Night Goat (18437) | more than 7 years ago | (#19965789)

Nah, it's a typo. Supposed to be BMX. You should see the endos you can pull off with a Playstation 3.

Re:Amazing (1)

MrJynxx (902913) | more than 7 years ago | (#19963715)

Ha! it may be well built, and extremely quiet! But holy shit is it ever hot! I have it in a room that is about 300 square feet and I can use it as a heater in the winters!!

And I'm not lying either.

MrJynxx

Re:Amazing (1)

king-manic (409855) | more than 7 years ago | (#19964343)

I haven't noticed this. It's about as warm as my launch PS2. Perhaps my idea of hot is skewed. The wii gets awfully hot too. I believe noticably hotter then my Ps2 or Ps3.

Re:Amazing (2, Insightful)

Doctor_Jest (688315) | more than 7 years ago | (#19964925)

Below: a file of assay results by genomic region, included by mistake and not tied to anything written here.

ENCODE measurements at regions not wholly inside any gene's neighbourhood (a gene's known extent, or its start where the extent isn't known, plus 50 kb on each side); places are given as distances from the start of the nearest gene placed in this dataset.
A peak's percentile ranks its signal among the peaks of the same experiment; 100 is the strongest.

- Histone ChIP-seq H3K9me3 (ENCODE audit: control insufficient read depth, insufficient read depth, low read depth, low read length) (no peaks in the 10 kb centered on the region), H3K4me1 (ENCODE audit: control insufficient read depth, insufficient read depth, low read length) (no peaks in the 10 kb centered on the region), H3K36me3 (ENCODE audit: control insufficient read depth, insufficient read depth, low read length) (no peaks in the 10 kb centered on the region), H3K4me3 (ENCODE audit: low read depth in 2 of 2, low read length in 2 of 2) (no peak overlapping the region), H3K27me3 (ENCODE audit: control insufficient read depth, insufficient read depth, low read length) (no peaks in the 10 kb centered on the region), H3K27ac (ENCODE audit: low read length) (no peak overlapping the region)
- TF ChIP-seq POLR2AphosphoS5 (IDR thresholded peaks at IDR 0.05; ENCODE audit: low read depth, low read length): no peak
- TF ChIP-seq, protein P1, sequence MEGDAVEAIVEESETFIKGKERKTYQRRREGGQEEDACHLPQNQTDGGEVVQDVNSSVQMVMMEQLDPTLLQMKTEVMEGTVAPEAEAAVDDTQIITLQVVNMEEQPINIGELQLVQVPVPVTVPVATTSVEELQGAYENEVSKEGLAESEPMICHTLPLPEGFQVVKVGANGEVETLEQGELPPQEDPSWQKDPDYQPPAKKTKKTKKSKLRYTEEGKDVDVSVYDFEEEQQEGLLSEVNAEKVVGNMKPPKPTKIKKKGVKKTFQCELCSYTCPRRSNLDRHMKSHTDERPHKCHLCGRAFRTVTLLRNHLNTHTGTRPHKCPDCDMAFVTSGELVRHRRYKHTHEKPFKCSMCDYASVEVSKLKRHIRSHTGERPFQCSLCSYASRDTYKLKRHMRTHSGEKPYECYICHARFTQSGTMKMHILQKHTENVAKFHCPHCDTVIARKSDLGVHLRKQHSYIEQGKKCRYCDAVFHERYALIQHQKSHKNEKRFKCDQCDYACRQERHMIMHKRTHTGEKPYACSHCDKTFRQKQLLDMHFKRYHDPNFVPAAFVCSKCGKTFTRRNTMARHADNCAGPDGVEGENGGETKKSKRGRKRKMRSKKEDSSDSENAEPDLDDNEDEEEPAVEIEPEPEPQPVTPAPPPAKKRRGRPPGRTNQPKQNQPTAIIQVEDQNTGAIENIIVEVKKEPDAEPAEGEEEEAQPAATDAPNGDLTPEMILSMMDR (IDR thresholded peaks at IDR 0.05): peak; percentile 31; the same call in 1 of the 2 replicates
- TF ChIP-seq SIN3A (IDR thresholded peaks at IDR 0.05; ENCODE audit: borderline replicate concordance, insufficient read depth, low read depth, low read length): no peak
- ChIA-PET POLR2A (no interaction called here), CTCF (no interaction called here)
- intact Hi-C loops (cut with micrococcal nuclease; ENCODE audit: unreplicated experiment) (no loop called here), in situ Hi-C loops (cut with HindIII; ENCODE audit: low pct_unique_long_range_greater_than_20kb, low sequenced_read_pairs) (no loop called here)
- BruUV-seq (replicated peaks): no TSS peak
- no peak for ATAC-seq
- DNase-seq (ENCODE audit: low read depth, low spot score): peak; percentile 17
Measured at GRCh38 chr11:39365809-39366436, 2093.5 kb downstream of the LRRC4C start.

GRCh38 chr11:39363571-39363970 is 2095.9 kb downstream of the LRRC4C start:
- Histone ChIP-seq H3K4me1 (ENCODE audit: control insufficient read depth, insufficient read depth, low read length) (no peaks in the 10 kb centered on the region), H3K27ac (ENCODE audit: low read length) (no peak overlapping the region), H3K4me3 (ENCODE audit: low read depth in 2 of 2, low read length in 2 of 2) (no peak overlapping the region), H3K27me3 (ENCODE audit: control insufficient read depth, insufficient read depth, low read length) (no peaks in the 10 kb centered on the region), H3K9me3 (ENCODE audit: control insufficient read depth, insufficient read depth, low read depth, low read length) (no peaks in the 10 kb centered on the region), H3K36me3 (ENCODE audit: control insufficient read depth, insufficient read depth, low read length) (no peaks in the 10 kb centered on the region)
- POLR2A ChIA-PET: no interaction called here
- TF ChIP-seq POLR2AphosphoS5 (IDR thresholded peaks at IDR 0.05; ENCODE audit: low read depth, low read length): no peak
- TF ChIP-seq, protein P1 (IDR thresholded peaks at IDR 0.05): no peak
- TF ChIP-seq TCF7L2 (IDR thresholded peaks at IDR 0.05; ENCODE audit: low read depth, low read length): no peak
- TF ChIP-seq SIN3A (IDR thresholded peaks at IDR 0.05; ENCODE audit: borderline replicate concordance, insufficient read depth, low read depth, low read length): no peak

My slim PS2 (1st-gen slim) gets hotter than my PS3, I've noticed... though, the exhaust port of the PS3 is easy to find. ;) heheh. I think they did a PHENOMENAL job in cooling the system. Microsoft could learn a thing or two about cooling from Sony this go round... whisper quiet, and efficient at expelling heat.

I love my PS3. :)

Re:Amazing (1)

donaldm (919619) | more than 7 years ago | (#19965715)

I think the best rule for any console is make sure you put it in a well ventilated cabinet or on a shelf. I do find my PS3 to be a fingerprint magnet so I make sure I handle it as little as possible which is really easy to do. When the PS3 is working it runs at approx 200W (great small room heater) although when it is in standby it draws much less than 1W. Still talk to an hard-core gamer and they will think you are one of those tree-hugger's using a paltry 200W.

Re:Amazing (1)

Doctor_Jest (688315) | more than 7 years ago | (#19964895)

Heavenly Sword is on my must-buy list. :-) That's for sure. And that Dynasty Warriors Gundam game... what can I say, I like giant robots.

Lair will be 2nd or 3rd, since I've heard it was going to be short initially, but will have add-ons... If it's beautiful and plays like I think it will... my fall's all set. ;)